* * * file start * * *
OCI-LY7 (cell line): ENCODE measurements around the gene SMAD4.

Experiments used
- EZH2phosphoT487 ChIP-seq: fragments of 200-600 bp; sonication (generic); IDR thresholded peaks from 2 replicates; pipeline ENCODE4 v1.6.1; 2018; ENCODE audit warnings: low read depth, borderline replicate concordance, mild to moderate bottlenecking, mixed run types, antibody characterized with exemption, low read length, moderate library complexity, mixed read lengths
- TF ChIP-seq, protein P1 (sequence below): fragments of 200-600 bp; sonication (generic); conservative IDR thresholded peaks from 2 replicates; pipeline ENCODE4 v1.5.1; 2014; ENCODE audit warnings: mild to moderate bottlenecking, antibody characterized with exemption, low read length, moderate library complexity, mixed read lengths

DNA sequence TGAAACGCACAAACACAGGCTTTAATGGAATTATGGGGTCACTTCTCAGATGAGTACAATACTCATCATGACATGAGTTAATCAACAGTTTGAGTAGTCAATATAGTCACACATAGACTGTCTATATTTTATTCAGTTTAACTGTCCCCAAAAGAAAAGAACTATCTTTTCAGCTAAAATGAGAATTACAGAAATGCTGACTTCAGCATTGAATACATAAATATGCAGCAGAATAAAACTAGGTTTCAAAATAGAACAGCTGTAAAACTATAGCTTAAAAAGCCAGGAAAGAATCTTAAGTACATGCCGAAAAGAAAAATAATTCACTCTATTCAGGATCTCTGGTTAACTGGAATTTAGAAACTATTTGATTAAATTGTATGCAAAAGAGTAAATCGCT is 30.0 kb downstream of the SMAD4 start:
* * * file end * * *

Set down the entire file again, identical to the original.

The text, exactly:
OCI-LY7 (cell line): ENCODE measurements around the gene SMAD4.

Experiments used
- EZH2phosphoT487 ChIP-seq: fragments of 200-600 bp; sonication (generic); IDR thresholded peaks from 2 replicates; pipeline ENCODE4 v1.6.1; 2018; ENCODE audit warnings: low read depth, borderline replicate concordance, mild to moderate bottlenecking, mixed run types, antibody characterized with exemption, low read length, moderate library complexity, mixed read lengths
- TF ChIP-seq, protein P1 (sequence below): fragments of 200-600 bp; sonication (generic); conservative IDR thresholded peaks from 2 replicates; pipeline ENCODE4 v1.5.1; 2014; ENCODE audit warnings: mild to moderate bottlenecking, antibody characterized with exemption, low read length, moderate library complexity, mixed read lengths

DNA sequence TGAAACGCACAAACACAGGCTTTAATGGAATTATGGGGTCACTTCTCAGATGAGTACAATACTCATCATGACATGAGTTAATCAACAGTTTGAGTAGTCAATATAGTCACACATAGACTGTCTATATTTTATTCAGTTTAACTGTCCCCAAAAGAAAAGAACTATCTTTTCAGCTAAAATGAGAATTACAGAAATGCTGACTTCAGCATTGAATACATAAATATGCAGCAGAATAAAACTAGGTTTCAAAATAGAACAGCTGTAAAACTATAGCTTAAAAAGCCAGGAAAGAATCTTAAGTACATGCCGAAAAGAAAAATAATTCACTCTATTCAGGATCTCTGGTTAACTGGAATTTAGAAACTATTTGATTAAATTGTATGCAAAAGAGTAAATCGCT is 30.0 kb downstream of the SMAD4 start: